THE White House has delivered a strong message to Wall Street, taking the unusual step of choosing two former prosecutors as top financial regulators.
But translating that message into action will not be easy, given the complexities of the market and Wall Street's aggressive nature.
At a short White House ceremony, US President Barack Obama named Mary Jo White, the first female US attorney in Manhattan, to run the Securities and Exchange Commission.
Mr Obama also renominated Richard Cordray as the director of the Consumer Financial Protection Bureau, a position he has held for the last year under a temporary recess appointment without Senate approval.
With the appointments, the President showed a renewed resolve to hold Wall Street accountable for wrongdoing, extolling his candidates' records as prosecutors.
Ms White spent more than a decade as a top federal prosecutor in New York City, overseeing the prosecution of the crime boss John Gotti and those responsible for the 1993 World Trade Centre bombing. As an Ohio prosecutor, Mr Cordray filed lawsuits against Bank of America and the American International Group.
"It's not enough to change the law," Mr Obama said. "We also need cops on the beat to enforce the law."
Still, Ms White and Mr Cordray face their own challenges.
While Ms White is best known as an aggressive prosecutor, she also built a lucrative legal practice defending Wall Street executives, a potential concern for consumer advocates. And she lacks experience in the financial minutiae central to a regulatory role.
Mr Cordray presents another potential problem for the White House. The Senate last year declined to confirm him in the face of Republican and Wall Street opposition to the newly created consumer bureau. Several Republicans on Thursday again voiced their concerns.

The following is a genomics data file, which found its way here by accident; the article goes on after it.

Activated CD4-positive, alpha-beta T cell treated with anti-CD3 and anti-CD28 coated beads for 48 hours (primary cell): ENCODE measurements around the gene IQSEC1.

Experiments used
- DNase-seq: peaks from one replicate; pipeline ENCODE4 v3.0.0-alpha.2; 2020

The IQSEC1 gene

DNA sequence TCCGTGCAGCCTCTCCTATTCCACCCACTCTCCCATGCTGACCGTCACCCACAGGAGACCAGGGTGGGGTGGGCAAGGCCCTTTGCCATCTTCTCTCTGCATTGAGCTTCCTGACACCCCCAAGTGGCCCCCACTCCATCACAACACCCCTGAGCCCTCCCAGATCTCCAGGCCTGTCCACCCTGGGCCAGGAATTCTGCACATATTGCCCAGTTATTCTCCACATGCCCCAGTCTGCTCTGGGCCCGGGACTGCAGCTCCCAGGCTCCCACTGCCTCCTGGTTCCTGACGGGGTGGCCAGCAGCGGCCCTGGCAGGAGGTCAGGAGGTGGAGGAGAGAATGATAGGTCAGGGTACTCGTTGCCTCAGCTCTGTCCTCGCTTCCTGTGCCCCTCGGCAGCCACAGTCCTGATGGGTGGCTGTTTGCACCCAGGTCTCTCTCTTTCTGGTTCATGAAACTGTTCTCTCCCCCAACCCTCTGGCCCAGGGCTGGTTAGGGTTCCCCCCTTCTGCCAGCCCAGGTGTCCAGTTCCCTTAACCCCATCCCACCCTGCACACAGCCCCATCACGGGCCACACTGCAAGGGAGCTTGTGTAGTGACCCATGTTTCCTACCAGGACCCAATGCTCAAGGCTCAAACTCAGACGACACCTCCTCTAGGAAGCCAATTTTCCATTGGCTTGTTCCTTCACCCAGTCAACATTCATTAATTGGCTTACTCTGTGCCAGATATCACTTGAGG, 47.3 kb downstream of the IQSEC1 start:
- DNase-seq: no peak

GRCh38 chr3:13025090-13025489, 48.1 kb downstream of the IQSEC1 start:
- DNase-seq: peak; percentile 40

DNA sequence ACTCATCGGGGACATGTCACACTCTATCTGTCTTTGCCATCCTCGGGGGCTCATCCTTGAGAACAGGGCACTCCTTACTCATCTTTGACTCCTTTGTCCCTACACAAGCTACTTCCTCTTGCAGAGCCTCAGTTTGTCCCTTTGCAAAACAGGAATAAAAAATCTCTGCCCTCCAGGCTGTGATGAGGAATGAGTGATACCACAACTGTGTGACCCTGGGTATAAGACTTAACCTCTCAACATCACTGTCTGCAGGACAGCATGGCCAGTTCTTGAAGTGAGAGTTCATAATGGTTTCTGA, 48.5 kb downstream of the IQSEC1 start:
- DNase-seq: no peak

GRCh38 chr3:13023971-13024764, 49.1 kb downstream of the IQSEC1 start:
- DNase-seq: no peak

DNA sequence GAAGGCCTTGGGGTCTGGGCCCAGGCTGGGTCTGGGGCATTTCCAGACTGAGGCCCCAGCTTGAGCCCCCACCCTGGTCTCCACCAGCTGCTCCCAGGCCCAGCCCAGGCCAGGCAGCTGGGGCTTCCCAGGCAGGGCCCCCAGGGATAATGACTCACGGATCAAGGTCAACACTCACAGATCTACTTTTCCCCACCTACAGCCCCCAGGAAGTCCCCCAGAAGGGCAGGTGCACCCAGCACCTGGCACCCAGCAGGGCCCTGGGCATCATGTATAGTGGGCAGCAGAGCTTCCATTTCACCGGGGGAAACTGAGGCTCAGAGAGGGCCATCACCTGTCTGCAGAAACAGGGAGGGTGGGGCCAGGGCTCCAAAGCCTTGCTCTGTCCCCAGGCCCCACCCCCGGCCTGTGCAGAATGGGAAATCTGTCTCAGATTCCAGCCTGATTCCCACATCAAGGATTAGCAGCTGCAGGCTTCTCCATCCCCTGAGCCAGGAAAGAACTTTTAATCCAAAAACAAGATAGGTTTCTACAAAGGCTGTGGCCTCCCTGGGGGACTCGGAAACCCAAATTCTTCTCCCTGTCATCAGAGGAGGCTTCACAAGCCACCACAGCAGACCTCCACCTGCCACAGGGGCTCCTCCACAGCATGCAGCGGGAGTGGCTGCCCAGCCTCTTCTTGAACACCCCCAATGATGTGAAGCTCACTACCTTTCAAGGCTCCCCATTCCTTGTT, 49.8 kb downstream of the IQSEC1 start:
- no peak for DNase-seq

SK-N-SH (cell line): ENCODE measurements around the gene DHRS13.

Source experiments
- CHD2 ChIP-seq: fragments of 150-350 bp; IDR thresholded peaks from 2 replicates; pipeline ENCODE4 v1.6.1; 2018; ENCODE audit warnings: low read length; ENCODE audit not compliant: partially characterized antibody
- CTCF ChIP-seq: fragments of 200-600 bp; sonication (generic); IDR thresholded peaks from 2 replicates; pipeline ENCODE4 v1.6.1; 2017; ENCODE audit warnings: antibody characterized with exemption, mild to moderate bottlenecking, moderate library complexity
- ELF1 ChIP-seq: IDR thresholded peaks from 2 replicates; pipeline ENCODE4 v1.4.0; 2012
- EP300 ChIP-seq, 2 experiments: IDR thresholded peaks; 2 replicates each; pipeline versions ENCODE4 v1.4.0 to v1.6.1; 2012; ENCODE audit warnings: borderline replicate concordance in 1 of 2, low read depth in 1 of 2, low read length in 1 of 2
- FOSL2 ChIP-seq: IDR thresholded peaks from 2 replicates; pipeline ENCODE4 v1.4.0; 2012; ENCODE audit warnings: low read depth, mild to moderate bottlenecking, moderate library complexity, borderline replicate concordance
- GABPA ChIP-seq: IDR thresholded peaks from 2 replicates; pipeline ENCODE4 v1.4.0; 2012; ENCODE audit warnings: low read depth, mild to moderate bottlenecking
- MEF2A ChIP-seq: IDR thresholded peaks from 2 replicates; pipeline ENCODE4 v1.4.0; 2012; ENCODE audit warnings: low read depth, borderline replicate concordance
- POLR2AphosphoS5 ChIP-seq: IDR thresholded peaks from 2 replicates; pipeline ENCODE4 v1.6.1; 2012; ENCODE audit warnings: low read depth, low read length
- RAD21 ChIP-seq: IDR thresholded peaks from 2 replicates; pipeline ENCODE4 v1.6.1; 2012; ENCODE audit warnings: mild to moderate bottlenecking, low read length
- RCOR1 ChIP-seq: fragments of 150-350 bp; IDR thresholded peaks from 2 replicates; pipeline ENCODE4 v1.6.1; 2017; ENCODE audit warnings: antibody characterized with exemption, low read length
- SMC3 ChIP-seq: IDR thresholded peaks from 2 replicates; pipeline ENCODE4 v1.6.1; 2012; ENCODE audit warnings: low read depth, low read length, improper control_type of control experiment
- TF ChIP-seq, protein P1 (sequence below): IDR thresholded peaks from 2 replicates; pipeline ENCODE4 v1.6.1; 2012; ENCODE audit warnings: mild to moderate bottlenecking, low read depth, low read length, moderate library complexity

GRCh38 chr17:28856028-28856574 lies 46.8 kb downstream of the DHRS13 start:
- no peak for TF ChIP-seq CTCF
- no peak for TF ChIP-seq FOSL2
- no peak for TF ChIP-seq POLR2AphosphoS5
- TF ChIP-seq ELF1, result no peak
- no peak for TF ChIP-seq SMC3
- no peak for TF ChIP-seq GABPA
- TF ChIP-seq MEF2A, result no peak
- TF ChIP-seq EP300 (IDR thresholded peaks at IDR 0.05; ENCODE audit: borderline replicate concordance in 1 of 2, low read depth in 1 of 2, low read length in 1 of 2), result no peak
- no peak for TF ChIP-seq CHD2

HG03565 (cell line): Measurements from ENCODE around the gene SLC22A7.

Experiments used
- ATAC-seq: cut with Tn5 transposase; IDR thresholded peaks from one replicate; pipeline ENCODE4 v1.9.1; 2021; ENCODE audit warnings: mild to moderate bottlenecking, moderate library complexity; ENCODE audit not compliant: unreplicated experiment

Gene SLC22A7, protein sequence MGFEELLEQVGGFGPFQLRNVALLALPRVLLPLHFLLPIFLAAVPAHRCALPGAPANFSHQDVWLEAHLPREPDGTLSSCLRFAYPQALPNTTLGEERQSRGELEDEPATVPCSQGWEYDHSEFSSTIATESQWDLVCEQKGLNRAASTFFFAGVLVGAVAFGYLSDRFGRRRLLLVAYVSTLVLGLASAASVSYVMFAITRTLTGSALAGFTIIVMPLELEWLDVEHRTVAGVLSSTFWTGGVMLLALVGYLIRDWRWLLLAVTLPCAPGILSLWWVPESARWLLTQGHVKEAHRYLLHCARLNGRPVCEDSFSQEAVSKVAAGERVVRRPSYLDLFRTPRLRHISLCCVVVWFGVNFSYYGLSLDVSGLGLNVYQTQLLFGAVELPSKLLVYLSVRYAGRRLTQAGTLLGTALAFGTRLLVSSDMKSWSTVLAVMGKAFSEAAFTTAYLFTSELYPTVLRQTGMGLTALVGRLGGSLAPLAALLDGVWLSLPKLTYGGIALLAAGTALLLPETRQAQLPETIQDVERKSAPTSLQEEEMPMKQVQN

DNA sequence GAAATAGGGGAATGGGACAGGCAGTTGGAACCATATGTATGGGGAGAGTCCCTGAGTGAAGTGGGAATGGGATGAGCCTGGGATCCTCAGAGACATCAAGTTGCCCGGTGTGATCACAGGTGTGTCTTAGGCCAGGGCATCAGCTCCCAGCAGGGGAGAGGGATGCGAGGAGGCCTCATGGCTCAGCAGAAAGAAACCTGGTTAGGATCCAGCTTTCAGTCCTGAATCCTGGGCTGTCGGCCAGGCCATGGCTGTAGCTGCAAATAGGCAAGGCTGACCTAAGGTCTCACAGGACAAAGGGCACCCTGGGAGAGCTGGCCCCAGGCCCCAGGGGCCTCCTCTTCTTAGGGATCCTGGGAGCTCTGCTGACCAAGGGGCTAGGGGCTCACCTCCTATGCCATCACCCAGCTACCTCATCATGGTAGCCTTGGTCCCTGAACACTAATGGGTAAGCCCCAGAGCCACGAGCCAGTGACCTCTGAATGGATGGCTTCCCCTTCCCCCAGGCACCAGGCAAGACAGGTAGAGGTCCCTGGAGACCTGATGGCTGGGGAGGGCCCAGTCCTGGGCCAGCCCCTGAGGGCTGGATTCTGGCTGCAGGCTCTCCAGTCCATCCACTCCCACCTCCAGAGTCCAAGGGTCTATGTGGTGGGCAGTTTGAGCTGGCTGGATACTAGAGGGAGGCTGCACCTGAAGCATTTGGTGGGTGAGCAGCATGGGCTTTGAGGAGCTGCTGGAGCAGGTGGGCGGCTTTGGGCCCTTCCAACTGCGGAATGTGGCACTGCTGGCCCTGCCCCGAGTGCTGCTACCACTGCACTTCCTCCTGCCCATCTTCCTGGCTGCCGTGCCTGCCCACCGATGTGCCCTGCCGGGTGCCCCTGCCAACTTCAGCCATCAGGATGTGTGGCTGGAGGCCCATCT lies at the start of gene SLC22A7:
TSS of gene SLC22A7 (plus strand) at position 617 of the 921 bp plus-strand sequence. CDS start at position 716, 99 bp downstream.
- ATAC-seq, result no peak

Both Ms White and Mr Cordray arrived in Washington as outsiders from the Midwest. A five-time Jeopardy champion from Ohio, Mr Cordray became the consumer bureau's enforcement chief after losing re-election for state attorney-general. As Ohio's top prosecutor, he became known as the Midwestern sheriff of Wall Street.
Ms White, who was born in Kansas City, changed career paths after graduating with a masters degree in psychology. She obtained a law degree from Columbia University in 1974, and a few years later began her first stint as a federal prosecutor in Manhattan.
She ultimately became the US attorney in Manhattan, earning a reputation as a tenacious prosecutor with an independent streak. Ms White embraced the often-repeated joke that her office was the US attorney for the "sovereign", rather than southern, district of New York.
With her prosecutorial victories and independent political status, she is expected to receive broad support on Capitol Hill.
If confirmed, she will succeed Elisse Walter, a long-time SEC official, who took over as chairwoman after Mary Schapiro stepped down as the agency's leader in December. Ms Schapiro, a seasoned policymaker and specialist in market structure, overhauled the agency after it was blamed for missing the warning signs of the financial crisis. Ms White built her career on the law-and-order side of the securities industry, with just a brief stint as a director of the Nasdaq. The gaps in her resume could complicate her agenda in the face of fierce Wall Street lobbying.
Under the next chairman, the agency must write dozens of rules to carry out provisions of the Dodd-Frank Act, a regulatory overhaul passed in response to the financial crisis. The agency also must grapple with the increasingly complex markets and rapid-fire trading that dominate Wall Street.
Ms Schapiro also argued that Ms White's outsider status could inject new life into the agency. "Nobody comes in an expert across the board," Ms Schapiro said. "A fresh look on some of these policy issues might be exactly what we need."
Ms White could face additional questions about her career, a revolving door in and out of government. In private practice, she defended some of Wall Street's biggest names, including Kenneth Lewis, a former chief of Bank of America. As the head of litigation at Debevoise & Plimpton, she also represented JPMorgan Chase and the board of Morgan Stanley.
Barbara Jones, who retired recently from the federal bench in Manhattan and now practises law at the firm Zuckerman Spaeder, said Ms White, a close friend, would benefit from having both prosecuted and defended executives during her career.
"She has been on both sides," Ms Jones said. "She will be tough when she has to be, but she'll be fair."